Most Christians feel as if there is something missing in their relationship with God, but they aren’t sure what it is or how to get it. This was me for many years.
My husband, Alan, and I grew up in Iowa, where we embarked upon our journey through life together in 1961. Alan’s employer transferred us to Kansas City in 1968, where in 1972 we both accepted Jesus Christ as our Lord and Savior, which radically changed our lives and healed our marriage. Four years later, we were transferred again and moved to the North Shore suburbs of Chicago where I began my 25-year career as a high school teacher.
During our first 30 years after accepting Christ, we attended church, read the Bible, prayed, and did all the things “good Christians” are expected to do. Yet much of our Christian walk felt like an uphill climb. We felt we should be doing more for God, but we didn’t know what that “something more” might be. Then, shortly after I retired, several books and a television program pointed us toward a new understanding of grace. We saw that our success or failure as believers was not about what we do for God, but what Jesus had already done for us.
Understanding grace was a key that unlocked many other truths in the Bible that had puzzled us for years. It was shortly after discovering grace that we believed God was leading us to a smaller town on the western side of Illinois. There we enjoyed a very nice life. We had a beautiful home, a strong marriage, and nice kids and grandkids. We were busy but not overwhelmed. We were amazed at all the blessings God had brought us. Life no longer felt like a struggle.
We celebrated our 50th anniversary in the summer of 2011 with family and friends, unaware that Alan’s arteries were full of calcified plaque, “like cement,” according to the doctor. Alan had bypass surgery and an aortic valve replacement and was recovering well from the operation when he fell victim to an infection from which he never recovered.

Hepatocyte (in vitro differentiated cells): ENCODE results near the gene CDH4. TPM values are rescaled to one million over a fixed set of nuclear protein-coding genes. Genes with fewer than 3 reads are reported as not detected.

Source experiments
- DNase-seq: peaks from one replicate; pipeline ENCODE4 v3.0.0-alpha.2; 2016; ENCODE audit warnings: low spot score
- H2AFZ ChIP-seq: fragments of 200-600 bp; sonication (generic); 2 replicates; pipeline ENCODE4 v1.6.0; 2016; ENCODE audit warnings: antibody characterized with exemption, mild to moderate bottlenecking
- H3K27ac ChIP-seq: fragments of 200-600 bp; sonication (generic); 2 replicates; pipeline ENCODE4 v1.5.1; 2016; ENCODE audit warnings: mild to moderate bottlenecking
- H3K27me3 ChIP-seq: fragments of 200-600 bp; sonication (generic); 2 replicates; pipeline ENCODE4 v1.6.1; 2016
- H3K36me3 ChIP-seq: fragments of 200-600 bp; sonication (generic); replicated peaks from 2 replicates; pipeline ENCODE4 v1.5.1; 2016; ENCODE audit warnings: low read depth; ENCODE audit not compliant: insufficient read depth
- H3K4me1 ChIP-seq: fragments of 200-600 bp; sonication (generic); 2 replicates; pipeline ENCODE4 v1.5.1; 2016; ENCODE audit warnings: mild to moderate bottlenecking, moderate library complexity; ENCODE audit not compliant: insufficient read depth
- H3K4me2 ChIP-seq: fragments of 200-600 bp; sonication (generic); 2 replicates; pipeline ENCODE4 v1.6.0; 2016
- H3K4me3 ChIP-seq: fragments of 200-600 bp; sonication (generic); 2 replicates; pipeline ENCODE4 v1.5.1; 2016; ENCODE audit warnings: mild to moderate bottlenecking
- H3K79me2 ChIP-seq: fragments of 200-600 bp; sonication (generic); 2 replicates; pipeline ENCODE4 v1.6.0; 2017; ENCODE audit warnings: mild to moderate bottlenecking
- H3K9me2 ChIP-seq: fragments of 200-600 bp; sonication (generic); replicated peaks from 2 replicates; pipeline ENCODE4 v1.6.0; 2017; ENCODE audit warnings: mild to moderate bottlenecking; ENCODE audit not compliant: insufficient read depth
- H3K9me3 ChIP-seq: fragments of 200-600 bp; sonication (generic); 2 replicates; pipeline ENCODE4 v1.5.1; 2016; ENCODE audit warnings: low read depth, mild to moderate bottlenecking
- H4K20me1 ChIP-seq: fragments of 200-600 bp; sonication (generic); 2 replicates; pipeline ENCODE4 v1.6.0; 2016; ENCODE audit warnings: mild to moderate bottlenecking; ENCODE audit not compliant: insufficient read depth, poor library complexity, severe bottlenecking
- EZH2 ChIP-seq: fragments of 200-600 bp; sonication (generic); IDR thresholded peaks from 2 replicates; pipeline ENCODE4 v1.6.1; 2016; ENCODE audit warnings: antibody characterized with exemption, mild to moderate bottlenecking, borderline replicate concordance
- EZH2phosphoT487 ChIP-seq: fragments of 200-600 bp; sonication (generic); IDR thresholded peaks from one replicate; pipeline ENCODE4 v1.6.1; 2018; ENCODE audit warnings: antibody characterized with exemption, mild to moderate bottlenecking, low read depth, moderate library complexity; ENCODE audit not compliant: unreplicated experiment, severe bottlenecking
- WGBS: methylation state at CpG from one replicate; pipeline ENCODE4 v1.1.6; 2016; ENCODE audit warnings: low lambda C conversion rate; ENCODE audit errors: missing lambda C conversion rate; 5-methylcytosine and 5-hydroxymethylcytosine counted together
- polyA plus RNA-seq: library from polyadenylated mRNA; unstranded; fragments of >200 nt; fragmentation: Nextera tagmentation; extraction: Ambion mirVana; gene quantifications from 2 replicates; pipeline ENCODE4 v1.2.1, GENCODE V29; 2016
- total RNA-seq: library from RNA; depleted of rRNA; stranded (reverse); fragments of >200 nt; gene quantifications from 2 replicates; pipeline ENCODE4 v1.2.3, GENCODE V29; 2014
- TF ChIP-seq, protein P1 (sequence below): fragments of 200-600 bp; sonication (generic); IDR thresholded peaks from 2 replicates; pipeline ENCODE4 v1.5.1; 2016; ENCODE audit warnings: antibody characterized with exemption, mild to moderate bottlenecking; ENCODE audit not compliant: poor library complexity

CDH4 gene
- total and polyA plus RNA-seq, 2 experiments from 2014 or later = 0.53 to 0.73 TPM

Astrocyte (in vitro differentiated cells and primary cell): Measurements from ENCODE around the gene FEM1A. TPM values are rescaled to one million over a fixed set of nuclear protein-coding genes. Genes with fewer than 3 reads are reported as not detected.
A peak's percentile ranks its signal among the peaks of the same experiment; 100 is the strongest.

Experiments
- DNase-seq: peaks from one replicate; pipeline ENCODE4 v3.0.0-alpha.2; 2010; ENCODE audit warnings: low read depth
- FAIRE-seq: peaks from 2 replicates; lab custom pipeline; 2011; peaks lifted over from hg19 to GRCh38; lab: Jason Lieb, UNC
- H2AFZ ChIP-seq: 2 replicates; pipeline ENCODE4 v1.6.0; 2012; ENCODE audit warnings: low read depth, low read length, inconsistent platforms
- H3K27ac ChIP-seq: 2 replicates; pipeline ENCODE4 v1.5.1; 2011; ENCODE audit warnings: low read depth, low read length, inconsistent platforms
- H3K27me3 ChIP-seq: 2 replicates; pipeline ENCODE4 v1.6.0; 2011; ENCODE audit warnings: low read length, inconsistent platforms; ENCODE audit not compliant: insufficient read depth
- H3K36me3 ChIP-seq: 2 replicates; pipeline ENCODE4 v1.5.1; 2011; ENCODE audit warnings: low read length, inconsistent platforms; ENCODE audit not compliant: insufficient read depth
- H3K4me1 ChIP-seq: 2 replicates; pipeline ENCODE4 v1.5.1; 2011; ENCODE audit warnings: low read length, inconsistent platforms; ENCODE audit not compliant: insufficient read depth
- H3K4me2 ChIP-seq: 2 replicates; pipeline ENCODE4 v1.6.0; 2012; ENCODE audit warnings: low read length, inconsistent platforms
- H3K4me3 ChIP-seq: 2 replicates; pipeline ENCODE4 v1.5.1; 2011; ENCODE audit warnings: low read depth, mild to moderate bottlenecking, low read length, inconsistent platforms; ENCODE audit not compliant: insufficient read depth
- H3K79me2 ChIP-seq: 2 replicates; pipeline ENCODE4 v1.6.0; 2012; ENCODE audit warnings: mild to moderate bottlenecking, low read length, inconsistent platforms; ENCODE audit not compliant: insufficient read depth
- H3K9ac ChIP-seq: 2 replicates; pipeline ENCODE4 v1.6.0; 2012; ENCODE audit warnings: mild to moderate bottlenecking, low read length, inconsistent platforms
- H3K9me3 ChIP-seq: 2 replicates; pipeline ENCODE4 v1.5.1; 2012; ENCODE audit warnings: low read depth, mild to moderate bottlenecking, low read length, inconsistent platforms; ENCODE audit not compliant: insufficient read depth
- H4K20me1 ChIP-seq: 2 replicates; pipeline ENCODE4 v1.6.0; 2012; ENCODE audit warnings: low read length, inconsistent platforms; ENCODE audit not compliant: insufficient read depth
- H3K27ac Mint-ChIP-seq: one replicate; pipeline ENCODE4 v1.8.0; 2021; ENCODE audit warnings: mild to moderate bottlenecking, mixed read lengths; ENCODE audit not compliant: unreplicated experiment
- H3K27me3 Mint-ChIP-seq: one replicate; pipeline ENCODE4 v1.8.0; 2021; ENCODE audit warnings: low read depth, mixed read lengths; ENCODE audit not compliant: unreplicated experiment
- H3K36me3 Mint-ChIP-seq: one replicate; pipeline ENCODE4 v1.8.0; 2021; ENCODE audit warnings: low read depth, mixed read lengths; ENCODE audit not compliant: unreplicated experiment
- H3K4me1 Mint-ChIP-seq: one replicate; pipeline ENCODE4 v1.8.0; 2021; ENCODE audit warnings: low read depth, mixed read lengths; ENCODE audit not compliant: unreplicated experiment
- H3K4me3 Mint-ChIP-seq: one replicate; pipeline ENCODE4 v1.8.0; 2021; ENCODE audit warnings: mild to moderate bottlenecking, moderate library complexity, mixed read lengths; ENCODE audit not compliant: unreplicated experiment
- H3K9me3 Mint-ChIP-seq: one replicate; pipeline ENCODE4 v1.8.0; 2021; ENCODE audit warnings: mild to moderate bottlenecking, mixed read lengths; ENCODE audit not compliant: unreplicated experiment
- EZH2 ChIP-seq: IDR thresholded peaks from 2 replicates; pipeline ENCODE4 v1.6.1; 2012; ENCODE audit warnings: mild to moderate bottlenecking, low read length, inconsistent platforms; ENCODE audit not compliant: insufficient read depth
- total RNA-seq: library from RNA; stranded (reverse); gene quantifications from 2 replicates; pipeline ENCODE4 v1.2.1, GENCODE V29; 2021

During the ten weeks of his hospitalization, I began to encounter God in a new way. For the very first time, I found myself seeking God — not for what I wanted Him to do for me but simply for Who He was. Starting with just a few minutes alone with Him each morning, I was soon setting aside a half hour each day before going to the hospital. Through my new attitude, God transformed and strengthened me. The fearful, ineffective woman who had entered the hospital with Alan in January left in March as a strong, confident woman with a vital, intimate relationship with God.
I was left to continue the journey alone, but I wasn’t really alone because my new relationship with God sustained me. His presence was very real to me. He held me up, held me close, and held me together. In the time since Alan left to be with the Lord, my life has been an exciting adventure, both spiritually and in everyday life. Now it’s my heart’s desire to share my story, and to show others how to get more out of their relationship with God. I hope that as I do, my readers will see God’s awesome goodness and grace in my life and be inspired to draw nearer to Him.
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